Recently, public-interest news organization ProPublica, in partnership with public radio’s Marketplace, reported on allegations of fraud and deceptive enrollment tactics at the University of Phoenix, the nation’s largest for-profit educational institution. While the allegations are both saddening and disconcerting, they should come as no surprise. After all, the University of Phoenix’s parent company, Apollo Group, is a publicly-traded entity whose shares are listed on NASDAQ. As such, Apollo Group and its subsidiaries have one responsibility, and one alone: to increase shareholder value.
As any first-year business school student learns, “increasing shareholder value” is a fancy way of saying “make money that can be returned to shareholders,” either in the form of rising stock prices or income payments such as dividends. Unlike non-profit education providers, whose sole duty is to educate their students, for-profit entities must put profits before education. Were for-profit educators to focus their attention on anything other than making money, these organizations could face lawsuits from shareholders for neglecting their fiduciary duty. As the ProPublica/Marketplace report demonstrates, the University of Phoenix clearly recognizes this imperative.
By encouraging recruiters to deceive potential students into attending one of its programs, even if the program clearly does not meet the students needs and interests, the University of Phoenix has clearly placed profits atop quality education and service to students. While the school denies any wrongdoing, or that it encouraged recruiters to mislead potential students, its actions, as reported by ProPublica, The New York Times, and BusinessWeek, clearly speak to the contrary. That it has recently set aside $80 million in reserves for lawsuits further demonstrates its guilt. Accounting rules stipulate that such reserves are only established when the organization is both more likely than not to lose a lawsuit and when the amount is reasonably estimable. Not even the strongest denial from university president Bill Pepicello can counter the implications of an $80 million reserve.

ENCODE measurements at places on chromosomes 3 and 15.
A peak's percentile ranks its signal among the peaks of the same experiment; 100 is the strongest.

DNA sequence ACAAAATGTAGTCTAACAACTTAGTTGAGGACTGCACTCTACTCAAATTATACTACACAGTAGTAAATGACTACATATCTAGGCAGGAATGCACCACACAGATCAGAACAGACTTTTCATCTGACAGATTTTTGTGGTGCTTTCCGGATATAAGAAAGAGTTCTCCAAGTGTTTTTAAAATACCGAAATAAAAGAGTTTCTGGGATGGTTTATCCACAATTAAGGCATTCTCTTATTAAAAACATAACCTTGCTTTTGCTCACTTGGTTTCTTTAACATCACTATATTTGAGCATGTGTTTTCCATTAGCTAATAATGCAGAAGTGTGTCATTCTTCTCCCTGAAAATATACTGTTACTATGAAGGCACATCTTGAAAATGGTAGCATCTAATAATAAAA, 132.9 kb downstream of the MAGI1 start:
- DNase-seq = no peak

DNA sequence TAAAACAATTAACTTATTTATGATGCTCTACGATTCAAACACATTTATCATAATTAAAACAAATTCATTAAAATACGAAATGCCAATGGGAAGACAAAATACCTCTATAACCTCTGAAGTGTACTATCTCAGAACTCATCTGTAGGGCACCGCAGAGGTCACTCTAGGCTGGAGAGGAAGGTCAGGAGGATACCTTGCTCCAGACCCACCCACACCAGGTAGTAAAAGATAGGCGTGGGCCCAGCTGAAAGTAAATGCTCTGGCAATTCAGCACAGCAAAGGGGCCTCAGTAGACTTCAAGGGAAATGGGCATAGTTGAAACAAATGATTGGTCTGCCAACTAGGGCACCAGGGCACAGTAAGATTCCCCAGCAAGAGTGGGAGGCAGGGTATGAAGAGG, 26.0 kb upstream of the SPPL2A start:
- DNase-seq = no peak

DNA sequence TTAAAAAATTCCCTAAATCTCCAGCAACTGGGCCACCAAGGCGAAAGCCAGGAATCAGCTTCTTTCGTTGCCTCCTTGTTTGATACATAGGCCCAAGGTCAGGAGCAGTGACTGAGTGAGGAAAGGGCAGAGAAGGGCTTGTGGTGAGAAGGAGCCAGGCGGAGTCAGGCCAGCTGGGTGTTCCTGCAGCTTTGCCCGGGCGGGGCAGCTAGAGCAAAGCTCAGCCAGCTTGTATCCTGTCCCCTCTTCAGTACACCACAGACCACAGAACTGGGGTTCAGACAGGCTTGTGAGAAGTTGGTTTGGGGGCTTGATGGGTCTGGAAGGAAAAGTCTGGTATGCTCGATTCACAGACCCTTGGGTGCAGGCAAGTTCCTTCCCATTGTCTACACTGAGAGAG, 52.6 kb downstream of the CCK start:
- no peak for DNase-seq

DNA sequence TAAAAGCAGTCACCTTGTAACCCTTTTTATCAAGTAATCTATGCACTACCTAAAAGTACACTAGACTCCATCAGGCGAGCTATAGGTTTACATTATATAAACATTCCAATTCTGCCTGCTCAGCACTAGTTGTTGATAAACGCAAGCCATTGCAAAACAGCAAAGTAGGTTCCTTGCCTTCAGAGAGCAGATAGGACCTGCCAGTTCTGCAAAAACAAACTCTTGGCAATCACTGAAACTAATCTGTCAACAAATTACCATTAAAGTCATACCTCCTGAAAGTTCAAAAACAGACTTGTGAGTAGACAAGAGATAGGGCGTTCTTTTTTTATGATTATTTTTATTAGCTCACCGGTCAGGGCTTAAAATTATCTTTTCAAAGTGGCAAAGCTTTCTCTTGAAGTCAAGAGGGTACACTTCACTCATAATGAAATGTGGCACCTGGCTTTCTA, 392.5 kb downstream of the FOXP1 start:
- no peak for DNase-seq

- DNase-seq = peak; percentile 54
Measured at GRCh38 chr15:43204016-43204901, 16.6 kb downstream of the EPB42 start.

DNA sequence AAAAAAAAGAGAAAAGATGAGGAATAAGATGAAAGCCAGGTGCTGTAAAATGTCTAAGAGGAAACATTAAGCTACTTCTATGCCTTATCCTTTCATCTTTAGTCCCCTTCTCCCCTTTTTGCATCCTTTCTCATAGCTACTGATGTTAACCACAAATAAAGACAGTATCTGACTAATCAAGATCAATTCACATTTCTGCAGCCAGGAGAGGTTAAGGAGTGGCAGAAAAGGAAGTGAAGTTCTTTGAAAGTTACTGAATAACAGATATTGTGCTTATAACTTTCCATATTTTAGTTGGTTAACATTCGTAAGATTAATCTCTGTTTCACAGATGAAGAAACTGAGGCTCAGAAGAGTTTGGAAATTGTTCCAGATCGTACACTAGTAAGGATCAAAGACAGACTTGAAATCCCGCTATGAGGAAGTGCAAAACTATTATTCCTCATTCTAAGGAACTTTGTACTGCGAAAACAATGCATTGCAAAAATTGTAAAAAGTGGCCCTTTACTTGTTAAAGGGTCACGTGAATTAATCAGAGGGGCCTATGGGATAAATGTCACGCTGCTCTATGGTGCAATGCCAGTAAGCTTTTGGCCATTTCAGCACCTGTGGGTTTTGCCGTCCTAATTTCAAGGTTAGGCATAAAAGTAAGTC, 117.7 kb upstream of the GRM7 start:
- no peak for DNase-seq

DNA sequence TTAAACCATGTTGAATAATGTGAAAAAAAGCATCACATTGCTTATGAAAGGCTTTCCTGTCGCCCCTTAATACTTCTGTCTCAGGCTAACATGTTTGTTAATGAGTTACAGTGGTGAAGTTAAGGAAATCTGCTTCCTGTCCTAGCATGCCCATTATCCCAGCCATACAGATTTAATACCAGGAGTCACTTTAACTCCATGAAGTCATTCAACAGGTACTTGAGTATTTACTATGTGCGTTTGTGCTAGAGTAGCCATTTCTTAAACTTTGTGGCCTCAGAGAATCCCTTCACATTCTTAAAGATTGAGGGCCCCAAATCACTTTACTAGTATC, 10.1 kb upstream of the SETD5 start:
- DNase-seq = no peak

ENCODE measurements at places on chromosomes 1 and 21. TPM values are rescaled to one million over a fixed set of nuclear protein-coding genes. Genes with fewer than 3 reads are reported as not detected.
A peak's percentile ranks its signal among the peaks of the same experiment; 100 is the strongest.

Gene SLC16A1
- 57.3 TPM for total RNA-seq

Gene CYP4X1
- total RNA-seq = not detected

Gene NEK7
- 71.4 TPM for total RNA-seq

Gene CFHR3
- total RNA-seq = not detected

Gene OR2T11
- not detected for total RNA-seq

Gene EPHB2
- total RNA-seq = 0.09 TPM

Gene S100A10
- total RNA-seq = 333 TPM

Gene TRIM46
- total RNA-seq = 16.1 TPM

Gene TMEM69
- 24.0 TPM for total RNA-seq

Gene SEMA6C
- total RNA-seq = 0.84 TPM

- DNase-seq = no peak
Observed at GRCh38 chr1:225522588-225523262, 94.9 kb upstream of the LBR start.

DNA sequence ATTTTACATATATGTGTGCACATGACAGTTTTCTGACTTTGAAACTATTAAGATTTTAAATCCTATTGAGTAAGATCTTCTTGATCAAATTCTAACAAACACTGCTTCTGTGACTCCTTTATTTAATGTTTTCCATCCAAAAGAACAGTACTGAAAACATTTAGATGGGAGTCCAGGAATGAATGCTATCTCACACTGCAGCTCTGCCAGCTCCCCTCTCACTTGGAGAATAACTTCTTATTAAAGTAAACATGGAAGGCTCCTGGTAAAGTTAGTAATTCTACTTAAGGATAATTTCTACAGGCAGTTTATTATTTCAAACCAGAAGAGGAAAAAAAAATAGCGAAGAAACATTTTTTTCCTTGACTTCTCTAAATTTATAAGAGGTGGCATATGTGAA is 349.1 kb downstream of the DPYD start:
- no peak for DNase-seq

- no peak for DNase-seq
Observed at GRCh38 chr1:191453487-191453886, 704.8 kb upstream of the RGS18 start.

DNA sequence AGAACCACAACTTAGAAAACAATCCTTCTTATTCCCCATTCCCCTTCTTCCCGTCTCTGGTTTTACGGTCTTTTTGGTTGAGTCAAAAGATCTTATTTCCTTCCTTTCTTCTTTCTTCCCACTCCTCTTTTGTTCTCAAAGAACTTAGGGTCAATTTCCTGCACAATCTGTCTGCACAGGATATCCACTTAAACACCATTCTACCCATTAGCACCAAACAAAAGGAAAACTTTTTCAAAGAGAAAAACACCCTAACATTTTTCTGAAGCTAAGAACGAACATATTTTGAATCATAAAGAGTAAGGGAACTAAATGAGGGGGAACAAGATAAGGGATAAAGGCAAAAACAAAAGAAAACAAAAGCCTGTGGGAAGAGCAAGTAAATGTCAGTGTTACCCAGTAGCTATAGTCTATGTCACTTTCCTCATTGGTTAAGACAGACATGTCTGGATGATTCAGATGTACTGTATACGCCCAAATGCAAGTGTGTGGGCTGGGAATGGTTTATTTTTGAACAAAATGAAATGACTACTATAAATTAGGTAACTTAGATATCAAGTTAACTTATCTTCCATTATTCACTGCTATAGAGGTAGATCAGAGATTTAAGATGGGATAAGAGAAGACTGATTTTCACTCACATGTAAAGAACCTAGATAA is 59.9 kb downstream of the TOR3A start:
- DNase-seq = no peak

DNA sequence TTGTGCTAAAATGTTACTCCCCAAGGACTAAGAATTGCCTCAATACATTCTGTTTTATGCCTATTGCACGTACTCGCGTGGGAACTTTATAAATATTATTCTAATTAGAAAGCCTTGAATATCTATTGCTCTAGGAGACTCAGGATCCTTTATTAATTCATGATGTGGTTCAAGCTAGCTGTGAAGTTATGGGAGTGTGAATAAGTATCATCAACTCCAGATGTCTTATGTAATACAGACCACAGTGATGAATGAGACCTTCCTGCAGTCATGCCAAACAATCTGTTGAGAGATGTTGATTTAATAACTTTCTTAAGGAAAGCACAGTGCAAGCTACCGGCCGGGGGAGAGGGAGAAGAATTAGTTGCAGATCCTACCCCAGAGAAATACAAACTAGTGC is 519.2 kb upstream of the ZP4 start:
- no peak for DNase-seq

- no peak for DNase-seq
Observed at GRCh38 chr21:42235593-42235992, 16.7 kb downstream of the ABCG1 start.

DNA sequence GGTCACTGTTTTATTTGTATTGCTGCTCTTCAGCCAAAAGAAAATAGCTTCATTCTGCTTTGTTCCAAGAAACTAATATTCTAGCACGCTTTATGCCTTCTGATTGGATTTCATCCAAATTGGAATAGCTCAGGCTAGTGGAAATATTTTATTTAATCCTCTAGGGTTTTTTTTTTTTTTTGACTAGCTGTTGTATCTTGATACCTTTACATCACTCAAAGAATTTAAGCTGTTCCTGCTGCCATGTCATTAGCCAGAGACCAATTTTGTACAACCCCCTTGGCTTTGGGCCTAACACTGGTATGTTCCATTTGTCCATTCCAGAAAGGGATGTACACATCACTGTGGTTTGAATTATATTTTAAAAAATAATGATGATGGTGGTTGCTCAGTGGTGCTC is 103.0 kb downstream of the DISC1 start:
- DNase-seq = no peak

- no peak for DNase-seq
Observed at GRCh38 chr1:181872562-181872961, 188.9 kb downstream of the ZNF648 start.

In its response (PDF) to the ProPublica/Marketplace report, the University of Phoenix argues that the story is little more than a “series of anecdotes” and that it reflects the actions of a few rogue enrollment counselors. Were this the first time that the University of Phoenix, or other for-profit colleges, faced such allegations, its claim may hold some merit. On the contrary, the organization paid $10 million in 2004 to settle similar allegations.
Regardless of how one views the ProPublic/Marketplace report, or what opinion one may have of the University of Phoenix and its for-profit siblings, the simple fact is that for-profit colleges are answerable to shareholders in profits alone, whereas non-profit educational institutions are responsible to their students, faculty, and donors in graduation rates.